The many useful applications of the derivative are the focus of this unit. Beginning with an interpretation of the derivative as the instantaneous rate of change of a function, we show how the derivative can be used to calculate the instantaneous velocity and acceleration of an object if an expression for the position is known. Next is a discussion of a method for solving related rate problems, in which the rate of change of one quantity is deduced from the rate of change of another.
The derivative is then presented as a powerful tool to analyze the behavior of functions, including their direction, concavity, and points where they reach extreme values. After showing how the first derivative can be used as an indicator of direction and how the second derivative can be used as an indicator of concavity, we attempt to find important features of the graph that do not depend on the derivative, including intercepts and horizontal and vertical asymptotes. The ultimate goal of these sections is to learn how to sketch a graph of a function.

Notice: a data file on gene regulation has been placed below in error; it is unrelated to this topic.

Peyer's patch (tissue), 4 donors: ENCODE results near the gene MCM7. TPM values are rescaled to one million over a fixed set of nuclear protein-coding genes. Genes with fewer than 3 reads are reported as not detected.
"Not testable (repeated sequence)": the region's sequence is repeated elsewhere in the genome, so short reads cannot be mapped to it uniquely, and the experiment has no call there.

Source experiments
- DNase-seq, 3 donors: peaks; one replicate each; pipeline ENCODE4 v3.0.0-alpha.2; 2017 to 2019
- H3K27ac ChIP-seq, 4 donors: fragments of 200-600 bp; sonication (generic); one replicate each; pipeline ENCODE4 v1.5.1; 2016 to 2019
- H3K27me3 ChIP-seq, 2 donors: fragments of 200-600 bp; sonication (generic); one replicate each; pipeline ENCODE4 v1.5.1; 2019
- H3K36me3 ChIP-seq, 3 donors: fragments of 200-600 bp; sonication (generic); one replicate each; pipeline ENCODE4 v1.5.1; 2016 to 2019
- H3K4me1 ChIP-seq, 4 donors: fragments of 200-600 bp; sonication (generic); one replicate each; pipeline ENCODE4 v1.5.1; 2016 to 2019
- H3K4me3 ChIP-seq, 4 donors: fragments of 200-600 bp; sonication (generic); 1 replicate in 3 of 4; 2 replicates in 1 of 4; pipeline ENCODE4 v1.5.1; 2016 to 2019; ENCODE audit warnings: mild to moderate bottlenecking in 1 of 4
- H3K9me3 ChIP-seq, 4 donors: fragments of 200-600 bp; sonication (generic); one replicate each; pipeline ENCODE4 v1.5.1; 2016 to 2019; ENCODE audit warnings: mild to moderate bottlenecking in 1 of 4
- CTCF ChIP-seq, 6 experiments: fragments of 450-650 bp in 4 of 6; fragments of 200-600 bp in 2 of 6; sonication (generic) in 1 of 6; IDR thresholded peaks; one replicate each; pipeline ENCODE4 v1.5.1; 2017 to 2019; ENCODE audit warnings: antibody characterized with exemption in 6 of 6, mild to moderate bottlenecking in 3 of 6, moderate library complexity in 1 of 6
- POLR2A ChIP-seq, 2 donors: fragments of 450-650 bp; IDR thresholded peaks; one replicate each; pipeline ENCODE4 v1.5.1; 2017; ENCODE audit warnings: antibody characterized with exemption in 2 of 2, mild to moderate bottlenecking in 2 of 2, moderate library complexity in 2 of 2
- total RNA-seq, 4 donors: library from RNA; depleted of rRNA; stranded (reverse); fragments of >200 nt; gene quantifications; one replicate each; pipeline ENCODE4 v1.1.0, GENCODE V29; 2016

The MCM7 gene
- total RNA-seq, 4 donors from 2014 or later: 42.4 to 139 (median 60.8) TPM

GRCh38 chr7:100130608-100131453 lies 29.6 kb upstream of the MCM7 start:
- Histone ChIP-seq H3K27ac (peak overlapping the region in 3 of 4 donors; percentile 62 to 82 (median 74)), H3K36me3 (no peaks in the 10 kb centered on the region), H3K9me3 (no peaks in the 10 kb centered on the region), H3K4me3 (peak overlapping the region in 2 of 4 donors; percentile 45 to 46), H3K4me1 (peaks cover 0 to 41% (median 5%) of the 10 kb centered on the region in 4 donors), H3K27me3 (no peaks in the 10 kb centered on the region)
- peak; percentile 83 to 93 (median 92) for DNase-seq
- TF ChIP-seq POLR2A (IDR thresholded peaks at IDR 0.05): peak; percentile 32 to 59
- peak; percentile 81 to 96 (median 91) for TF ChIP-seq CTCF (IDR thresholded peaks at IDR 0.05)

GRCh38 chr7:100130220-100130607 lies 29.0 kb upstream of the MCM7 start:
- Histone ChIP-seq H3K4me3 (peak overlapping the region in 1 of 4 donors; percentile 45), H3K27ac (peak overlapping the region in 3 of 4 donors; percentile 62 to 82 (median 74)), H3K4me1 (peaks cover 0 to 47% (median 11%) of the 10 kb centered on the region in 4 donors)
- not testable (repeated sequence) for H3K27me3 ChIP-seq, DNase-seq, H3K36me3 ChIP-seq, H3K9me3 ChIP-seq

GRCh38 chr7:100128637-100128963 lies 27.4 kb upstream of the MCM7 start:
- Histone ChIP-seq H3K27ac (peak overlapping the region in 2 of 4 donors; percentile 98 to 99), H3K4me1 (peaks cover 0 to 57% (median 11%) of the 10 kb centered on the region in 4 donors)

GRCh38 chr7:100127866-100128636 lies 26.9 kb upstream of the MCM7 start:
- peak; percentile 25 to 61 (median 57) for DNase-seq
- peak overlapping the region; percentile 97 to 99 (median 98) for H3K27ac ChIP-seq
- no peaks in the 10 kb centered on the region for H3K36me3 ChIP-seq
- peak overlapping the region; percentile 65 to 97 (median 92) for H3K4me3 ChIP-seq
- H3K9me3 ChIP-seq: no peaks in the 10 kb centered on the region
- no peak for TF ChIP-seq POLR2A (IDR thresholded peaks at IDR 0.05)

Finally, constrained optimization is presented as an important practical application of the concepts behind curve-sketching.